The art of calligraphy | Cashmere Images Journal




Basharat Bashir

Among many art forms, the art of calligraphy is one of the finest forms of visual art which has retained its importance despite the changing circumstances in the art world. One of the oldest art forms known to humans, calligraphy is created with a pen, ink brushes, and other writing instruments. The word “calligraphy” is derived from the Greek words for “beauty” (kallos) and “write” (graphéine).  In fact, calligraphy is more than just beautifully written letters. Through calligraphy one can learn more about proportions, positive and negative space, perception of depth and light, but what makes it more meaningful is passion. A contemporary calligraphic practice is the knowledge of the correct form of letters and the ability to write them in an expressive, harmonious, and skillful manner so that a discerning eye will recognize such an arrangement as a work of art.

Ever since humans began to write, they have been writing with whatever tools they have, such as sharp objects, bones, and stones. For color they used vegetables, suitable for making ink and powders. The modern calligrapher enjoys the convenience of a wide variety of writing tools, as well as many possibilities. To create a work of art, the calligrapher uses different types of pens and tools according to his needs. Calligraphy pens are available in different ranges and styles with nibs which can be flat, round or pointed. There are also multi-nib pens and steel brushes that artists use in their artwork. Different types of brushes and wooden Qalams are also used.

Calligraphy has played an important role in the history of many cultures and their languages. Muslims were among those who valued calligraphy not only as an art, but also as the ultimate expression of God’s words. Ancient and holy books of many religions were handwritten in illuminated calligraphic script. Today, calligraphy continues to flourish in the form of wedding and event invitations, typographies, original hand-written logos, commissioned calligraphic art, cards, and other work involving writing.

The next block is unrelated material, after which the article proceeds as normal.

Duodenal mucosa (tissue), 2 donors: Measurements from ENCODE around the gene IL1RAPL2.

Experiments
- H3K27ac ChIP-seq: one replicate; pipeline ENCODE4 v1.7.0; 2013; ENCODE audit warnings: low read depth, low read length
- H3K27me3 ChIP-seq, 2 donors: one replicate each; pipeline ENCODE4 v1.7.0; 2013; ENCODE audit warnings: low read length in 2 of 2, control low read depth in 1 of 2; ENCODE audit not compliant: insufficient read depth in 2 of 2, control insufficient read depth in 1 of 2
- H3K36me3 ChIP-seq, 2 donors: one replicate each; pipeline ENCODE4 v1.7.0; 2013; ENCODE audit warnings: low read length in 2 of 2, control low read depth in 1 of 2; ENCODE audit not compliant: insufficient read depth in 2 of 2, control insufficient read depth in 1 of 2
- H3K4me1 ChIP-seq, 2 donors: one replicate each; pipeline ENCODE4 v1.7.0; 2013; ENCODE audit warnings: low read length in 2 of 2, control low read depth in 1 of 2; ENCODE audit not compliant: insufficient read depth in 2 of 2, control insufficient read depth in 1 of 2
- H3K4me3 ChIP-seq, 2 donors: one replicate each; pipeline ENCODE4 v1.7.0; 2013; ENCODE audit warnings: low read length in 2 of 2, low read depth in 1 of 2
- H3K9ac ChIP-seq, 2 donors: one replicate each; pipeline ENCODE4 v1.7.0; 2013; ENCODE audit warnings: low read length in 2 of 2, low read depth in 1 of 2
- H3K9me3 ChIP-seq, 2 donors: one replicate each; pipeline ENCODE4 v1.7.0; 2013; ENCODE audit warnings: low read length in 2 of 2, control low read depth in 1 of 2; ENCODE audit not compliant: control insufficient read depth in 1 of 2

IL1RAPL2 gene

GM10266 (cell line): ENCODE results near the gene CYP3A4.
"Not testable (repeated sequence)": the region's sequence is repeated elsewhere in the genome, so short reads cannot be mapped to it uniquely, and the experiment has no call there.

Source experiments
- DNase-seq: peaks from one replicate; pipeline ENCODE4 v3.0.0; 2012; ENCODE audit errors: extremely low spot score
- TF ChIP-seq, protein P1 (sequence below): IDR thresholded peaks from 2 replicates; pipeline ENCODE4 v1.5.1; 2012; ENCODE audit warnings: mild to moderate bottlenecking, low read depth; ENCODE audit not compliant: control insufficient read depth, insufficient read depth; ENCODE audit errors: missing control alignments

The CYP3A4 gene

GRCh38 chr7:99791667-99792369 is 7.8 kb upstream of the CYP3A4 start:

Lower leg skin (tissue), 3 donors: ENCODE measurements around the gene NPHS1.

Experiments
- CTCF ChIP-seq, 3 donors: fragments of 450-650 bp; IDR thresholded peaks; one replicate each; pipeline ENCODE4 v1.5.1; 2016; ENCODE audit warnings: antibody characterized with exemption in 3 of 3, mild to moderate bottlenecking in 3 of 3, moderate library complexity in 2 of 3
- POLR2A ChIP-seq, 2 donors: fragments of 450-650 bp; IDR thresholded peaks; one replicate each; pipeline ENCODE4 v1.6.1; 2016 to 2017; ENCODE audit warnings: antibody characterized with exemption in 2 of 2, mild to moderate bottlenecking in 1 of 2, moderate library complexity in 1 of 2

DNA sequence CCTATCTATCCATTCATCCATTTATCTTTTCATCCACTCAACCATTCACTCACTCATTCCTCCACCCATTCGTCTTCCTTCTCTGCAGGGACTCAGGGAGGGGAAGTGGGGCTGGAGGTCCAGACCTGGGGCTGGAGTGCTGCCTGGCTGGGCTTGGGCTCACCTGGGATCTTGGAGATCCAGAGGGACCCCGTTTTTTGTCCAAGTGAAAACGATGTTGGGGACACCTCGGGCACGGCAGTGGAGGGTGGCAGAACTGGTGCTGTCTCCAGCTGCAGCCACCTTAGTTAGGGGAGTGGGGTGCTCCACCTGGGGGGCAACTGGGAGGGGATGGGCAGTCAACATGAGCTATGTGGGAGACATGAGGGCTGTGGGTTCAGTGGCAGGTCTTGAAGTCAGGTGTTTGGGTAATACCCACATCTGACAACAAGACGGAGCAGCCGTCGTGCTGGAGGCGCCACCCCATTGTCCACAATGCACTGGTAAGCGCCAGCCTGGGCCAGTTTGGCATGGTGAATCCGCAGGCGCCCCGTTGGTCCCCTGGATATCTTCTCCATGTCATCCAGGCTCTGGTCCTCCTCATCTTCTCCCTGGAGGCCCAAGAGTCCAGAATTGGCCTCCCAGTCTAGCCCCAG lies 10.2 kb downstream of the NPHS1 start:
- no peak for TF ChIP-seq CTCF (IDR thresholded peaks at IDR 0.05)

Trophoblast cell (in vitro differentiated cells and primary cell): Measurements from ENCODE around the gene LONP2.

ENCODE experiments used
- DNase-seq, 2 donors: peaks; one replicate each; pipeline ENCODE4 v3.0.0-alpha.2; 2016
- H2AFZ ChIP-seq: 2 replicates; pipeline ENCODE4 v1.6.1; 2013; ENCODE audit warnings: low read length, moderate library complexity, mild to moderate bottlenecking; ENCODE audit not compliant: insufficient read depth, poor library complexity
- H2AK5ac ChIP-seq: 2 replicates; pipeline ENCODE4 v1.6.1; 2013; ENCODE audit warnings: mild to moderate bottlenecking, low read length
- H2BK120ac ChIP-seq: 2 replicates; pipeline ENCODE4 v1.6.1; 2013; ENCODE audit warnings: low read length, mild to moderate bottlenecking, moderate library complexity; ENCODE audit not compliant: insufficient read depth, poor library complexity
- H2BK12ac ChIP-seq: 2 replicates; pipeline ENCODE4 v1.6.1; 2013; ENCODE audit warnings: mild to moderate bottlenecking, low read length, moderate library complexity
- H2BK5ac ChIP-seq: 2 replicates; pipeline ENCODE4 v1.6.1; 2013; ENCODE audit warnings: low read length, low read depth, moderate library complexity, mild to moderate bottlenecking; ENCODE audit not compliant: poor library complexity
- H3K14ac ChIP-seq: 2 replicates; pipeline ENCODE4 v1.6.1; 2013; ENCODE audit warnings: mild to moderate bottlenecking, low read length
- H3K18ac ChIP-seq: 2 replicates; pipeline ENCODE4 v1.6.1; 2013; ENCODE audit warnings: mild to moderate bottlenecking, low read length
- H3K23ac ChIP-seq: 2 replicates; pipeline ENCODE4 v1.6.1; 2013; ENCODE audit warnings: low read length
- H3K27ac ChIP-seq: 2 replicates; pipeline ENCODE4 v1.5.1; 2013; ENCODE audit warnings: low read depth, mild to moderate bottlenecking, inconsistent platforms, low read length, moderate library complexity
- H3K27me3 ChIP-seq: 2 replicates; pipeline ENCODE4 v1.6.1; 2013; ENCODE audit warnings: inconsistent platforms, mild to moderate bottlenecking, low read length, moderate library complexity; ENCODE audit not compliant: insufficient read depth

The origin of brush calligraphy dates back to Antiquity China under the Shang Dynasty becoming more common during the Han Dynasty (206 BCE – 220 CE) where all educated men and some women were expected to be proficient. During the Shang Dynasty, they wrote slogans and poems carved into animal bones or turtle shells for decorative purposes. Due to the lack of writing space, the characters had to be tilted slightly to fit in the given space, which could be the origin of cursive writing. After that, during the 7th century, Buddhist monks began to use it more often to copy manuscripts.

But at the same time, this art form had already started to spread throughout the world: the Romans had seized it, and began to write beautiful inscriptions in marble slabs, either in statues, signs or simply to create poems in slabs of marble. The very geometric, straight and formal lettering they used is truly a representative of ancient art today.